Advent and Hanukkah

ZechariahA Guest Post: The Most Hebraic Time of Year

Many Christians right now are preparing for Christmas. Jews, on the other hand, are in the middle of the 8-day celebration of Hanukkah. For most, the two holidays seem to have little in common. But this is actually a wonderful time of year to consider Jesus in his Hebraic context.

During Hanukkah, Jews celebrate their victory in 168 BC over the oppression of Greek Hellenism. The Temple had been defiled by sacrifices to Zeus and observance of the Torah had been outlawed. Circumcision was a capital offense.

Have you ever considered the fact that if not for the victory of the Maccabees to liberate the Temple, the scenes surrounding Jesus’ birth would have been quite different?

  • Zechariah wouldn’t have been serving as priest and burning incense at the altar when the angel spoke to him.
  • Anna wouldn’t have been praying and fasting in the Temple, and she and Simeon wouldn’t have shared their prophecies with Mary and Joseph there.
  • Jesus wouldn’t have been circumcised on the 8th day, or dedicated at the Temple as a firstborn son!

Hanukkah is the time of year when Christians can reflect on God’s deliberate, miraculous preservation of the Temple and the sincere Jewish piety in which Jesus was raised.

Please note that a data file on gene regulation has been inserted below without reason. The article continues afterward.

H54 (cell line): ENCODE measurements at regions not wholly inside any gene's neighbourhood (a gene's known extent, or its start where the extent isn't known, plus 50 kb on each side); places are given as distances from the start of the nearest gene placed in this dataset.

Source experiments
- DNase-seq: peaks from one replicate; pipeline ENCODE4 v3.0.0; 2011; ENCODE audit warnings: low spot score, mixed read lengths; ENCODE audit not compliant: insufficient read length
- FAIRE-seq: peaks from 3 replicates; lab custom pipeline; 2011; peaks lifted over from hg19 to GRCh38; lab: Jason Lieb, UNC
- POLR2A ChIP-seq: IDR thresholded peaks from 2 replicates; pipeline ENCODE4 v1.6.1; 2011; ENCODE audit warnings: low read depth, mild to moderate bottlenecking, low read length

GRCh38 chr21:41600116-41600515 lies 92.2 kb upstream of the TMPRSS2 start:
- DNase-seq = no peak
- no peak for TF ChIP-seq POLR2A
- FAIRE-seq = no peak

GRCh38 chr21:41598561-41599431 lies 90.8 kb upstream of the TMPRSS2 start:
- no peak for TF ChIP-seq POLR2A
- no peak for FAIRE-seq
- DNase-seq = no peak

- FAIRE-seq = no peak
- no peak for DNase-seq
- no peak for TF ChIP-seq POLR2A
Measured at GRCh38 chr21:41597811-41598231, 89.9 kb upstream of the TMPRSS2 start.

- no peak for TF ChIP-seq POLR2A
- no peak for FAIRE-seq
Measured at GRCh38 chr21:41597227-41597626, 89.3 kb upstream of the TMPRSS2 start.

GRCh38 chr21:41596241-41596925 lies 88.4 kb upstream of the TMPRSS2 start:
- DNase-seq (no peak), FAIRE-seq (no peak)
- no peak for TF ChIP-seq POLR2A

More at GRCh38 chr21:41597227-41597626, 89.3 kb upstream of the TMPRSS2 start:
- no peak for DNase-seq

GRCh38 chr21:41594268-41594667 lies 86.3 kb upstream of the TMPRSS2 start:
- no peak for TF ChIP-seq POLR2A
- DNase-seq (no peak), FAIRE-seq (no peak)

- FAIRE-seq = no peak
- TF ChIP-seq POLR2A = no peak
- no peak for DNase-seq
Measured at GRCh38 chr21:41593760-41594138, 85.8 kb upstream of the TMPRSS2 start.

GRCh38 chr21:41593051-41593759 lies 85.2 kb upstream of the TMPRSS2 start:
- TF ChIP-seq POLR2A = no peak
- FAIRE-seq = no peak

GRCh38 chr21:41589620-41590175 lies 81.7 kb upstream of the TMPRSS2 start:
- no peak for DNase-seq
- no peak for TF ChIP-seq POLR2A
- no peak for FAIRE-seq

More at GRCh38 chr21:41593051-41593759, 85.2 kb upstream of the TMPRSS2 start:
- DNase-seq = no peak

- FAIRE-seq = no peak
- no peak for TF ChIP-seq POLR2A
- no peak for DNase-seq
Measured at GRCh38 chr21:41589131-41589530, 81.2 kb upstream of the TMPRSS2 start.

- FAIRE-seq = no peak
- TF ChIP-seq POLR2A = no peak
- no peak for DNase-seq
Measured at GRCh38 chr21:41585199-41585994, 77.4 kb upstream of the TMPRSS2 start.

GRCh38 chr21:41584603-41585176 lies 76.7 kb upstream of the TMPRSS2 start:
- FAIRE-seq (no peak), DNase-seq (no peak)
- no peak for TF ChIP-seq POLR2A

The Window of Advent

Just at this same moment, Christians are celebrating the season of Advent. Our hymns have a very different focus than the rest of the year. They are full of rich prophecies about God’s promises to redeem Israel, and through them bring redemption to the world. All the words come out of the Old Testament, rather than the New. Listen to this:

O come, Thou Key of David, come,

And open wide our heavenly home;
Make safe the way that leads on high,
And close the path to misery. …

O come, O come, Thou Lord of Might
Who to Thy tribes on Sinai’s height
In ancient times didst give the law
In cloud, and majesty, and awe.

Rejoice! Rejoice!
Emmanuel shall come to thee, O Israel.


I love the songs of Advent, the brief window of time when the focus is on the people to whom Christ came. This is the time of year that we can especially reflect on Jesus in his Hebraic, Jewish world.

by Lois Tverberg, Author of Walking in the Dust of Rabbi JESUS